6. 6. Application Goals • Create foundation for next 10 years – Refreshed technology – Standards for security, communications, technology – Add mobile delivery – Adequate documentation to support • Improve the product quality • Reduce the cost for maintenance • Reduce the redundancy of services Project Objectives • Unify the geographic development centers – SDLC, documentation, communication • • • • Introduce agile development Introduce UML for documentation Common tools, documentation, architecture Introduce Metrics for management and communication • Transform the organization while supporting current clients and employees 4
  7. 7. Issues to Consider • Attrition rates in India could exceed 30% • Little documentation on existing applications • Engage contractors for most of implementation – They would have no background in applications – Needed a short process to get them productive – As the application evolves transition to employees • Communication with over 100 people • 20,000 FP large risk of project failure – Needed to demonstrate the migration – Investors and clients Architecture • Selected Service-oriented Architecture (SOA) – Atomic stand-alone , loosely coupled – No calls between services – Services and objects are orchestrated • Standardize on Unified Modeling Language (UML) – Visual models of object oriented systems – Pictures are better than words for communicating • Standardize service communication using Extensible Markup Language (XML) 5
  8. 8. Scrum of Scrums A Common Agile Approach for Large Teams 11 Agile and Global Issues • • • • • • • Most large developments are NOT co-located Time zones, communication Customer interaction Testing and defect resolution Multiple teams on a single Build lines High attrition issues and keeping teams coherent Transition the work from contractors to employees Only 20 Employees Would be Available at the Start 6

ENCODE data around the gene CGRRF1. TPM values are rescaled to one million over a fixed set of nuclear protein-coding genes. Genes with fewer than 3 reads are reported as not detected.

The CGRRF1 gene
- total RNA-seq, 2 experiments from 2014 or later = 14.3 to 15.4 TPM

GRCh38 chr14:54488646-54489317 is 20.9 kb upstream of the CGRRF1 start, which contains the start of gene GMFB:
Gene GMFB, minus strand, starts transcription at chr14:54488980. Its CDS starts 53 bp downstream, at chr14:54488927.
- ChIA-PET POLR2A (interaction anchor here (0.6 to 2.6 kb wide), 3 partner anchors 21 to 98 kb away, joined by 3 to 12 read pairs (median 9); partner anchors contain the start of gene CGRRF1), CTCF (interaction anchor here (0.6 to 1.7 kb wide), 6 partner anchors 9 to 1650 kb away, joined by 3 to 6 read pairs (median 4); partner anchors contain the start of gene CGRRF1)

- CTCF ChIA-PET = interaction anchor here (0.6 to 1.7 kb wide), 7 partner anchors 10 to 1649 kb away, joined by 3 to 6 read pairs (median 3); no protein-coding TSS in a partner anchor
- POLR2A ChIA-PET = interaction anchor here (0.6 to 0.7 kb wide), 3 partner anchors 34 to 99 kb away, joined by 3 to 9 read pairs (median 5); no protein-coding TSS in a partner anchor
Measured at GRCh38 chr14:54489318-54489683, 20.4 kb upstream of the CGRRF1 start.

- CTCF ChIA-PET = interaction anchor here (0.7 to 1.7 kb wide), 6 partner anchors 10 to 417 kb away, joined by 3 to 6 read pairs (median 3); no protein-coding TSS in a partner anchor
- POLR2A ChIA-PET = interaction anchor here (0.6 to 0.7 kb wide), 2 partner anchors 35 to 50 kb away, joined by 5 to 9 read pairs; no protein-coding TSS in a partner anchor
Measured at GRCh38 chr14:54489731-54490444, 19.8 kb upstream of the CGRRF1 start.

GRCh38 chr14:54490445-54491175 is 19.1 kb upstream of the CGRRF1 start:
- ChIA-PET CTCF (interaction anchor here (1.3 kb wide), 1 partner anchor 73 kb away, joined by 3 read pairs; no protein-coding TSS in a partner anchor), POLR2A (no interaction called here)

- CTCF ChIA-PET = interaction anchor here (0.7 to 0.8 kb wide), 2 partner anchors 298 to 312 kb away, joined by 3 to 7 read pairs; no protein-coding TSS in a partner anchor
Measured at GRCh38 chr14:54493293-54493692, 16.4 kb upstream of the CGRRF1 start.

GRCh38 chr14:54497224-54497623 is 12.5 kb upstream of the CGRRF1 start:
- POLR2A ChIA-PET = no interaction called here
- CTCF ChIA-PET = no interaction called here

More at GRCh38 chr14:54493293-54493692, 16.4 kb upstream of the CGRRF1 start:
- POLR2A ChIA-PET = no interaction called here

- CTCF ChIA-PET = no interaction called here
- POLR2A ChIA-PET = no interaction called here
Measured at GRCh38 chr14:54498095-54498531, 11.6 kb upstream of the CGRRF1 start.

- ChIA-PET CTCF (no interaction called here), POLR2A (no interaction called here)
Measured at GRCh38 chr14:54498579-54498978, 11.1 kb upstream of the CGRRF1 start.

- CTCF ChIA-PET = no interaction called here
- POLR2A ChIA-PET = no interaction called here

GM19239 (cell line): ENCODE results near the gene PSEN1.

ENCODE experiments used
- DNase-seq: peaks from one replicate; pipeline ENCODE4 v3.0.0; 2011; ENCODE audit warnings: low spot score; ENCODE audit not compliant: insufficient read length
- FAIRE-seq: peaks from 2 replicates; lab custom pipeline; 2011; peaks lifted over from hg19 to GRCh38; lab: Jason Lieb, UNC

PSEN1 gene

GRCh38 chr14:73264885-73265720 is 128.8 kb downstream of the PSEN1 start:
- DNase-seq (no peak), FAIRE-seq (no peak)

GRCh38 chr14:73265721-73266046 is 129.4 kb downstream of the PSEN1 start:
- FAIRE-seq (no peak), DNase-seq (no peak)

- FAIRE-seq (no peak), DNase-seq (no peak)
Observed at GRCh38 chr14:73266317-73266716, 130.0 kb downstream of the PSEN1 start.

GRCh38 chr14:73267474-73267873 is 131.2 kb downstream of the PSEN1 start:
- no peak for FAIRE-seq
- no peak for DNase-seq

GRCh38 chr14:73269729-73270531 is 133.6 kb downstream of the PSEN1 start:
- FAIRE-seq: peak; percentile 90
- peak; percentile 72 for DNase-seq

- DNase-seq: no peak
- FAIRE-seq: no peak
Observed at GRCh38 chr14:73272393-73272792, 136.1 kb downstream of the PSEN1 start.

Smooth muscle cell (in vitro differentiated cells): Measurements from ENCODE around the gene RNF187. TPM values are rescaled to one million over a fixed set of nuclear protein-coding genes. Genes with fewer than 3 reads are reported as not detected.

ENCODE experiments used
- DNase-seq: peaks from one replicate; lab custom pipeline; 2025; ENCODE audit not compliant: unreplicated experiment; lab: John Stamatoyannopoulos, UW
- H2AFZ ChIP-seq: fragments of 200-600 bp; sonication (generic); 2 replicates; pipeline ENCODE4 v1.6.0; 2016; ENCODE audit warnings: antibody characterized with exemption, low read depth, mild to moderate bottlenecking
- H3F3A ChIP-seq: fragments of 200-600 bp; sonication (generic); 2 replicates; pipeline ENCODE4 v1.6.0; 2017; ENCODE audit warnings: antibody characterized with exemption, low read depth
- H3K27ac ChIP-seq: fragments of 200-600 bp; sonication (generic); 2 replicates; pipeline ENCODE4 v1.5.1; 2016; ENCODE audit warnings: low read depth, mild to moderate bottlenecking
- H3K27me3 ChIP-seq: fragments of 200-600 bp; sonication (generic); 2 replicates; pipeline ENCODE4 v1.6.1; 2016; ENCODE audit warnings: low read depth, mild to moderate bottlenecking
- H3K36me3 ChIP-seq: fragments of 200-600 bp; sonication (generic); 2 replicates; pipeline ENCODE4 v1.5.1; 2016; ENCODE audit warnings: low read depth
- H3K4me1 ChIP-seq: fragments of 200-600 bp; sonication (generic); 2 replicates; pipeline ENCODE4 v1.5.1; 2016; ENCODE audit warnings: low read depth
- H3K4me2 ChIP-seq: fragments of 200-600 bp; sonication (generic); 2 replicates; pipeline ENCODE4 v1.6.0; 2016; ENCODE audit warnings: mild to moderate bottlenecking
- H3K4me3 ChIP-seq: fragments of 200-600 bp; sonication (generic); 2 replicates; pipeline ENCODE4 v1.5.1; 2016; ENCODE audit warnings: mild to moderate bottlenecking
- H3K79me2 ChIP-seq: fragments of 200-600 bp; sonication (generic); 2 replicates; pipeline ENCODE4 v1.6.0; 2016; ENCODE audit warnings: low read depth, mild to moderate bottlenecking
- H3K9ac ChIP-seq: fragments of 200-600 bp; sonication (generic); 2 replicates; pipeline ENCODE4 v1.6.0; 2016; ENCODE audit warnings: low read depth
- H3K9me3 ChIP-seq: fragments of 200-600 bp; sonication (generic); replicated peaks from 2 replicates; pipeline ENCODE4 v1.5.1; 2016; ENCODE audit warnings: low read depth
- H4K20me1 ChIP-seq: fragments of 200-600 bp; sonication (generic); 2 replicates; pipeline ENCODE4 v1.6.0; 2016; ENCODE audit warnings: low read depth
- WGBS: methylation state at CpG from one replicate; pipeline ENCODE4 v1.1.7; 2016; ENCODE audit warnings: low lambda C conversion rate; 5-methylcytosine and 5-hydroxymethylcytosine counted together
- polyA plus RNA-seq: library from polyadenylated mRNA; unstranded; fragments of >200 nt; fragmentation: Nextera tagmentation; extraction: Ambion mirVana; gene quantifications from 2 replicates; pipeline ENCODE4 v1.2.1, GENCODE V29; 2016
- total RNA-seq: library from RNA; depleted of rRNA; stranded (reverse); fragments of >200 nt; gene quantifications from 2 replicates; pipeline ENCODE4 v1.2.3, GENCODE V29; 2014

9. 9. 3 Dimensions to the Team 13 Project Organization • Implementation Teams (121 people) – – – – Limited application exposure Contractors 15 – 8 person teams – 1 manager All offshore 3 different locations • Architecture Team (50 people) – Provides all technical leadership – Customer for the implementation teams – Mostly onshore (40/10) • Project Management Office (PMO) (4 people) Employees Were all in Architecture Team 7
  10. 10. Implementation Teams 5 • Contractors – no product experience – Need to transition to employees • Focused on producing high quality code – Using Style Guides, Testing Standards – Work assignment/coordination from Architecture Team – Based on work packages • Product owner for each team comes from Architecture team – multiple teams • Performance and quality held to common standards Also known as The Factory Implementation Teams • Highly skilled developers • Develop Services – UML Documents – Using Reference implementations • Support specific Architecture teams • Architecture team responsible for accepting output of Factory 8
  11. 11. Factory Sprint Team Scrum Master 5 Developers 2 Test Engineers Factory Sprint Team • 8 members per team • 15 factory teams established • 1 team was an integration/test team only • Teams in 2 Cities in India & Philippines • New employees joined the factory • Growth to architecture teams • Factory metrics and management by a Factory Manager Onboarding – A Factory Team Process Tools & Technology Training Hands on (Mock Sprint) Evaluation 2 Weeks onboarding process Factory 18 9
  12. 12. Team Bilbo Onboarding Effort (Hrs.)/FP 20 15 10 17.3 Goal 10.24 11.63 9.77 5 • Standard ~ 10.24 hours/fp • Based on 15fp/dev-mo • Goals always improved 0 History POC Manage scale & grades Demo Sprint Sprint -xxx Sprint – yyy Mock sprint evaluation Production sprint evaluation Defects /FP 0.2 0.16 0.15 0.1 • 1 defect 600loc • Goal was 1/Kloc • Moving to 1/10Kloc 0.05 0.1 0.09 Goal .054 0 History POC Manage scale & grades Demo Sprint Sprint -xxx Sprint – yyy Mock sprint evaluation Production sprint evaluation 19 Factory – Supported by Specialist PMO QMO Factory Manager Team Darth Team Orrin Team Dengar Team Jarael Team Paploo Team Skywalker City 1 – Star Wars Characters Architects & BAs Team Nimrodel Team Legolas Team Bilbo Team Tango Team Eowyn Team Gimli City 2 – Lord of Rings Code Quality Evangelist 20 10